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'We strongly condemn the actions of the Russian government': Cummins suspends all commercial operation in Russia

The company previously told 13News it was evaluating its business operations in Russia on a "day-to-day basis."

INDIANAPOLIS — Cummins is suspending all commercial operations in Russia indefinitely as the attacks on Ukraine continue.

The board of directors made the decision Thursday, March 17, citing the safety and wellbeing of those whose lives have been affected by the invasion.

Cummins is now taking steps to quickly stop its operations in Russia.

"We strongly condemn the actions of the Russian government, which is putting millions of innocent people at risk and turning millions of Ukrainian citizens into refugees," Cummins said in a statement. "That concern also extends to our 700 employees and thousands of end-user customers in Russia and the impact on citizens who are not participants in this invasion."

On Monday, Cummins spokesman Jon Mills told 13News senior investigative reporter Bob Segall that the company was evaluating its business operations in Russia on a "day-to-day basis."

"Our main concern right now is for the people of Ukraine. We are horrified by what's going on,” Mills said. “But we have 700 employees in Russia. They are not participating in the war and we care about them, too. We don't want to turn our backs on those employees any more than we would turn our backs on employees here in Indiana."

Indiana-based Cummins opened an office in Moscow in 1985, and later announced a joint venture with KAMAZ, Russia's largest truck manufacturer. Russian President Vladimir Putin toured the Cummins KAMA manufacturing facility in Naberezhyne Chelny, Russia, in 2009, and with good reason.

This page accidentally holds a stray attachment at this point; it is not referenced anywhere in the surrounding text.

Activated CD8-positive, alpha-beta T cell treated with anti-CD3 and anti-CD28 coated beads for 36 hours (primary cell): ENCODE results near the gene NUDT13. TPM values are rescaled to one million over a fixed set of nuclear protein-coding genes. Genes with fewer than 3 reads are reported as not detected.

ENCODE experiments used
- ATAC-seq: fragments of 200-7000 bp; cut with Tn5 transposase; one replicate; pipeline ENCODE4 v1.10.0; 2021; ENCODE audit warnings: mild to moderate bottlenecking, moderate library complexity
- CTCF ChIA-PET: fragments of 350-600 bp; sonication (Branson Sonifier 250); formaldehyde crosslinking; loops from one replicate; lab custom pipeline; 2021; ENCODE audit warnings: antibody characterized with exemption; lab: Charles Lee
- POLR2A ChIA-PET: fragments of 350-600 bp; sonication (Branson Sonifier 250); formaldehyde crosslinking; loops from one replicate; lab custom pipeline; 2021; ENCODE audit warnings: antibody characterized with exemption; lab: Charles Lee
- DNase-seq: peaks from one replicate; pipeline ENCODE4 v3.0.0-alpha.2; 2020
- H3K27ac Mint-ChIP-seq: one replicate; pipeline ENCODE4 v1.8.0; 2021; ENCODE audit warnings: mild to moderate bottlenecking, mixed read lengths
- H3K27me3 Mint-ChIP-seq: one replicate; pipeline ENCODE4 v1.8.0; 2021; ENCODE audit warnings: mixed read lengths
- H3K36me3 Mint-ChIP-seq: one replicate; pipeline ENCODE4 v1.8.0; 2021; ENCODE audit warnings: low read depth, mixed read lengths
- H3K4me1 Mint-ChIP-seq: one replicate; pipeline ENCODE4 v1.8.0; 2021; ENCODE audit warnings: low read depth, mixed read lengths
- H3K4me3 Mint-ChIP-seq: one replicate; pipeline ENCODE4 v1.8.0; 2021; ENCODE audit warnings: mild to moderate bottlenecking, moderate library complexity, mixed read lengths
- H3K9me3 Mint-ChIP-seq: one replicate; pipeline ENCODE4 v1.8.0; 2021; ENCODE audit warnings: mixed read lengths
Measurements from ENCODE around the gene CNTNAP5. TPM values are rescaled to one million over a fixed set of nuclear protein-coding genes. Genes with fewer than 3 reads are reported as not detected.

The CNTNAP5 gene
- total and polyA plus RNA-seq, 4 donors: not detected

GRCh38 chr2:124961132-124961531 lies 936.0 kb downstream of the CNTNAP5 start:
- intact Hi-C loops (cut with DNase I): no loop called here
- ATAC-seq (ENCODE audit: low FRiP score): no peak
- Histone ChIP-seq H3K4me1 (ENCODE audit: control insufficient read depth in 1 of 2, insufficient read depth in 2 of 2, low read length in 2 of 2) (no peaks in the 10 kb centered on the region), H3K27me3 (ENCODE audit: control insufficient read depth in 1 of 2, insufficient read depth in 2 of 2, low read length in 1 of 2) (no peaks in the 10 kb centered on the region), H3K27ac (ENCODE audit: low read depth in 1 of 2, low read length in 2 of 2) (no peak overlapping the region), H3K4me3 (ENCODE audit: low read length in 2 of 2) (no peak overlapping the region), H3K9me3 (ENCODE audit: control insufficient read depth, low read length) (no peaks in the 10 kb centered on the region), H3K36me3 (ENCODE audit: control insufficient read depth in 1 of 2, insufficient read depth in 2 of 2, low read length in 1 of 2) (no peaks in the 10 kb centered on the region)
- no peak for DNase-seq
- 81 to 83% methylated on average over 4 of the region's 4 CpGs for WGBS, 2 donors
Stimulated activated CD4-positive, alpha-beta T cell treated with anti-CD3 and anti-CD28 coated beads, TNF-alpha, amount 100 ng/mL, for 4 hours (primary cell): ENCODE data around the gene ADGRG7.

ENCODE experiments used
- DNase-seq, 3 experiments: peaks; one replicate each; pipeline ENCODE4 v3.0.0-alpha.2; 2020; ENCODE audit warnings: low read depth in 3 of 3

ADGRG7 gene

KAMAZ is largely owned by a Russian state-owned defense company, created by Putin, that supplies parts for Russian military vehicles. Cummins told 13News its Russian-produced engines are used for civil, agricultural and non-defense uses, and that its contracts strictly prohibit Cummins engines from being used by the Russian military.

RELATED: Eli Lilly shifts business in Russia as war in Ukraine escalates

But earlier this month, an auto industry blog claimed Cummins engines can be found inside many Russian military vehicles, including the GAZ Tigr. The Tigr is Russia’s version of the popular Humvee military transport vehicle, which is currently transporting Russian troops in their attack against Ukraine.

Cummins insists that claim is “completely false and inaccurate,” again pointing to signed agreements with GAZ and KAMA that prohibit its engines from being used for Russian military purposes. (The company declined to provide 13News with a copy of those agreements.)

Despite having contracts that prevent Cummins engines from being used for defense, the company says it has temporarily decided to stop producing engines in Russia that are larger than 400 horsepower. 

“We want to ensure there are not engines large enough to be used for military or defense purposes,” Mills told 13News. He said the company has also suspended production of marine engines, as well as parts for those engines.

Click here to read the company's full statement.

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